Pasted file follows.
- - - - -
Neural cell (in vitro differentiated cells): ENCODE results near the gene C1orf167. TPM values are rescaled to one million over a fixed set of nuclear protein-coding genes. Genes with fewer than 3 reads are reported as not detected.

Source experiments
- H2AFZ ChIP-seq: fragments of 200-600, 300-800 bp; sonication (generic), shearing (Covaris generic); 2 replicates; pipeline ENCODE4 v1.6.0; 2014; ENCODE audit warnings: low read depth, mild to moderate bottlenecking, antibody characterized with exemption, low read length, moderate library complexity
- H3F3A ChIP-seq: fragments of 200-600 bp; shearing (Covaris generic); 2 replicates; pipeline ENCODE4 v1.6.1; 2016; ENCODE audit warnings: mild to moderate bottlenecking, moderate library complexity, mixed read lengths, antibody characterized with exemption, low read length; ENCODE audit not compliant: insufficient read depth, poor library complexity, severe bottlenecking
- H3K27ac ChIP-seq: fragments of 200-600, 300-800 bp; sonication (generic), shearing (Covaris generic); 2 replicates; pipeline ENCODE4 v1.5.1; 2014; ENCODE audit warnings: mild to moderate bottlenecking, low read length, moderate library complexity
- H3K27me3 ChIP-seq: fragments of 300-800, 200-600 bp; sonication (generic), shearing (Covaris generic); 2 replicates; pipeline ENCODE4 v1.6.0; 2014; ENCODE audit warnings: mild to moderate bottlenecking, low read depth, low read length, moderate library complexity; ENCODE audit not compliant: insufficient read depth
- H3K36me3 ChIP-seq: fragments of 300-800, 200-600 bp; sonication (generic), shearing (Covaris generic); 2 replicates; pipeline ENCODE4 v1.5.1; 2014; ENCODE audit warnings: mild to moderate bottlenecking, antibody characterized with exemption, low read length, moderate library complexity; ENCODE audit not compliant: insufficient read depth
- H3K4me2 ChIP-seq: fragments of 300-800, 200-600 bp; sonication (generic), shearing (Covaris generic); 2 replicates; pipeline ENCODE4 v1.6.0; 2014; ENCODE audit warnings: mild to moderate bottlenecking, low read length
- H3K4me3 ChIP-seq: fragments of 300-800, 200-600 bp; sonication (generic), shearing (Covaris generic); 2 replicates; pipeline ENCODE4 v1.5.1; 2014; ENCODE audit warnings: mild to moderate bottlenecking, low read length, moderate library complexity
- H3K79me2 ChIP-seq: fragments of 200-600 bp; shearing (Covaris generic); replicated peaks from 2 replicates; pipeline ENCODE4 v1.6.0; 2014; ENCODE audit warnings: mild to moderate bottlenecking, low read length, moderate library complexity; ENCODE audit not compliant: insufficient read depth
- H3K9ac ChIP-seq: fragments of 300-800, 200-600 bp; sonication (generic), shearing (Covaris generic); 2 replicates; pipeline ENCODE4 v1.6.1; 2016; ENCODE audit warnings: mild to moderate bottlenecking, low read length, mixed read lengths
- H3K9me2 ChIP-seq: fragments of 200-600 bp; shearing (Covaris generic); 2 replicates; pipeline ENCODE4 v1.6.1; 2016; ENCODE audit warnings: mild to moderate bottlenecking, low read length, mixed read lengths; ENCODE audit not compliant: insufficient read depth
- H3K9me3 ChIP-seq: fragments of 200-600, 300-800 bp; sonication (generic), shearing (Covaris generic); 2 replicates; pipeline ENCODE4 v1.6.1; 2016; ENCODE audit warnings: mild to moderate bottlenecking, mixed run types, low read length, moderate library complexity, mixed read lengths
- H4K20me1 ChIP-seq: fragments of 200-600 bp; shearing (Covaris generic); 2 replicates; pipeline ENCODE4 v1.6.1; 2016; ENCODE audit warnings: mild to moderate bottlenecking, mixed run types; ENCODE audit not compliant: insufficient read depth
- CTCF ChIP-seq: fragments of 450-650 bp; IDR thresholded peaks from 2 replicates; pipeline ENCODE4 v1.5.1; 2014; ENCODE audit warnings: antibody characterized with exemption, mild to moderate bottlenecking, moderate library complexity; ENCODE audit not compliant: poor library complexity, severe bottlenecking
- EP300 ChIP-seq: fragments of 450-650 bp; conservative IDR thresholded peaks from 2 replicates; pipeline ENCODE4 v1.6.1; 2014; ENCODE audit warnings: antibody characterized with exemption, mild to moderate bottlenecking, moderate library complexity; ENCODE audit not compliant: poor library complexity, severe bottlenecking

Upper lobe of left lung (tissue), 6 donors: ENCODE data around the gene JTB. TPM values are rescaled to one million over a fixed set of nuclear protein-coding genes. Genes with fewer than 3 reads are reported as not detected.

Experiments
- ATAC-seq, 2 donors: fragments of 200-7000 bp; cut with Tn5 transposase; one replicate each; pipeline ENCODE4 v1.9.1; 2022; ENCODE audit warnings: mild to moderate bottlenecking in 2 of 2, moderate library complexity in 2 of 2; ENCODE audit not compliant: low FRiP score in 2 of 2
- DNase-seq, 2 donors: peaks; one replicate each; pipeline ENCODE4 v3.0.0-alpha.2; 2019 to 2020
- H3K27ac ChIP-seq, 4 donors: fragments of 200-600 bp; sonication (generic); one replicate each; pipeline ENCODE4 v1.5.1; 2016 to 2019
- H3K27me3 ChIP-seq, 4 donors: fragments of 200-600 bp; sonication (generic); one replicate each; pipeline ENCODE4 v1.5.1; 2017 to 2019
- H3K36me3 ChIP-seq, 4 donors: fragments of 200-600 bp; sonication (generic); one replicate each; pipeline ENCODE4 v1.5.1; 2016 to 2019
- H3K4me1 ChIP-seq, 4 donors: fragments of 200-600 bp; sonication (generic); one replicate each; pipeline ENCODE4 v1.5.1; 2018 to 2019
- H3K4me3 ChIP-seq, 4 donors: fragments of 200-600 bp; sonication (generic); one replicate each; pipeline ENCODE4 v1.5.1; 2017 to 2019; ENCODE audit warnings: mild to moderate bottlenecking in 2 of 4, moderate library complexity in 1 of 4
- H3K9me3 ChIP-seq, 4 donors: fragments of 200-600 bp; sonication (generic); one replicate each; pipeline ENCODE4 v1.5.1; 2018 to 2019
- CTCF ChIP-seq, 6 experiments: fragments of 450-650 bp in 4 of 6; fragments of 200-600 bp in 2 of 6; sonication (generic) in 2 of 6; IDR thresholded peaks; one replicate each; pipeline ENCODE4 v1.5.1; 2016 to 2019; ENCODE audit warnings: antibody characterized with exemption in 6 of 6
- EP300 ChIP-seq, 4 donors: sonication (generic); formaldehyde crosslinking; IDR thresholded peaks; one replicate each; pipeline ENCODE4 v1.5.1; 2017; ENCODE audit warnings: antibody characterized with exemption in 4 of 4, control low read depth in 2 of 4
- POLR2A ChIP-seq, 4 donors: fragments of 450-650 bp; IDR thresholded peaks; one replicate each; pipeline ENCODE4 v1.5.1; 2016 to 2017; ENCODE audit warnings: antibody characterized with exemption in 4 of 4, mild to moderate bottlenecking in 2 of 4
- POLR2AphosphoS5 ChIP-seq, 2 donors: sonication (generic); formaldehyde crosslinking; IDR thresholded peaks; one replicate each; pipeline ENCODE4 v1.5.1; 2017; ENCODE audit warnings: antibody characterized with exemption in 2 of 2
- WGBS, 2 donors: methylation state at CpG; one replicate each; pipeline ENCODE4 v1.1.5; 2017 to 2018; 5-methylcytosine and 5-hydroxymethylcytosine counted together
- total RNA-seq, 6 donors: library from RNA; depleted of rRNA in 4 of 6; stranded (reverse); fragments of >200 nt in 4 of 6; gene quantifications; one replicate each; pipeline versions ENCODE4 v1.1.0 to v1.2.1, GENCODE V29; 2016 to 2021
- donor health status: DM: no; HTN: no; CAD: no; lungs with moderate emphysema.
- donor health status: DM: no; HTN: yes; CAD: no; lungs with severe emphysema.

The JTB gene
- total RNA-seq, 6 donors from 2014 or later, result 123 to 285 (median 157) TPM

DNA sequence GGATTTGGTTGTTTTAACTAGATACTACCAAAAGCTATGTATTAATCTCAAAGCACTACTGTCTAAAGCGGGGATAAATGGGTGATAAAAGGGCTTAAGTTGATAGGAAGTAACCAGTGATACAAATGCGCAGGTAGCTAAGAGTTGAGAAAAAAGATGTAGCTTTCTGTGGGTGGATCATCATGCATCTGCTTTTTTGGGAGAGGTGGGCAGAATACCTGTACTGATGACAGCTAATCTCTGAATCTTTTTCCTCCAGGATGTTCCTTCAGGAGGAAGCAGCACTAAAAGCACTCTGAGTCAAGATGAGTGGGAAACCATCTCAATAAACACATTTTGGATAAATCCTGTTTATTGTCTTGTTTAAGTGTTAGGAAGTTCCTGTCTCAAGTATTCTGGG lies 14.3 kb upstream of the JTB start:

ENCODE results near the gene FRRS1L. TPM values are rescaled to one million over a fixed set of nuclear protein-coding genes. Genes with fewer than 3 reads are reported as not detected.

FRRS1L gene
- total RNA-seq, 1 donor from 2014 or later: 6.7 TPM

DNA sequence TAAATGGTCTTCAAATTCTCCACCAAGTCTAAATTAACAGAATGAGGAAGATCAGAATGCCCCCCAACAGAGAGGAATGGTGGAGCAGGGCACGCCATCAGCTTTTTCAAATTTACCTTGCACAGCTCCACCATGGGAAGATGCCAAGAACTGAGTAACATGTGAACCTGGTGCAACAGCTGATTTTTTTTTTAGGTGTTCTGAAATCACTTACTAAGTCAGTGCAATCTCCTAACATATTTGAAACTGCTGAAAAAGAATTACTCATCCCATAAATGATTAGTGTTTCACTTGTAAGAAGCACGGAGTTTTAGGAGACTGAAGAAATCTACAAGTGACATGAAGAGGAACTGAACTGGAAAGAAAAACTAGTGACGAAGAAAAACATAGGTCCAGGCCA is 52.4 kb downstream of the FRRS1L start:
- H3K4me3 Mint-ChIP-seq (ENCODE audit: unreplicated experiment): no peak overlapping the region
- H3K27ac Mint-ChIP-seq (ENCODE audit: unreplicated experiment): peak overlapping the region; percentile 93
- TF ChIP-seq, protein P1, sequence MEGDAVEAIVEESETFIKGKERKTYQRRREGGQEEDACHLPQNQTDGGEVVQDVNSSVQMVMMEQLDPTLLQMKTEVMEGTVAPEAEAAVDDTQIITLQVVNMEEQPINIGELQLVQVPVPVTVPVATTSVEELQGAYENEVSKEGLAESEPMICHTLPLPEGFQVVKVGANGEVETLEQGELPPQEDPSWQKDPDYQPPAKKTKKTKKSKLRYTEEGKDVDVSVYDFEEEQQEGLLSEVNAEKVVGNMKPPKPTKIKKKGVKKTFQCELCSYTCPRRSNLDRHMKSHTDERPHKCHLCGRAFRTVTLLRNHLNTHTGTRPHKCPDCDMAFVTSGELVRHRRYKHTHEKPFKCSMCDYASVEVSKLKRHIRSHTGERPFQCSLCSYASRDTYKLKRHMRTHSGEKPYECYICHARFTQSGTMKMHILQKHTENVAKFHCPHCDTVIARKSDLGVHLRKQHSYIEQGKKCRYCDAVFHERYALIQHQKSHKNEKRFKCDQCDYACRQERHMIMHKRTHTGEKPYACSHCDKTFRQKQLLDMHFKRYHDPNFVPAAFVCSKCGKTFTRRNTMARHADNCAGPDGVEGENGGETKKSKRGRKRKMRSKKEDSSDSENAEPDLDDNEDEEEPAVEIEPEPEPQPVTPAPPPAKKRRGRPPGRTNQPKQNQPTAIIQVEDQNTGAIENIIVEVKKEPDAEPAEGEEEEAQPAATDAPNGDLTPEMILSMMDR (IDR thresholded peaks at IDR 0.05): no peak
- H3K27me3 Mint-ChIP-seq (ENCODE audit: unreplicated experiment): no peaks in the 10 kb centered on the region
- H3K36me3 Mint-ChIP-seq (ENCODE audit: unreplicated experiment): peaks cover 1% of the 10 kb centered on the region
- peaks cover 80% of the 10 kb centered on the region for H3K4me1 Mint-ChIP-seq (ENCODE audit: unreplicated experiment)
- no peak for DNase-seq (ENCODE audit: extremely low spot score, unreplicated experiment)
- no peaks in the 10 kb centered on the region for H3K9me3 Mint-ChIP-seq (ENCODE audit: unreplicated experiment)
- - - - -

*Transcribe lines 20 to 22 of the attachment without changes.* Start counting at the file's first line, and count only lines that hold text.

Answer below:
- DNase-seq, 2 donors: peaks; one replicate each; pipeline ENCODE4 v3.0.0-alpha.2; 2019 to 2020
- H3K27ac ChIP-seq, 4 donors: fragments of 200-600 bp; sonication (generic); one replicate each; pipeline ENCODE4 v1.5.1; 2016 to 2019
- H3K27me3 ChIP-seq, 4 donors: fragments of 200-600 bp; sonication (generic); one replicate each; pipeline ENCODE4 v1.5.1; 2017 to 2019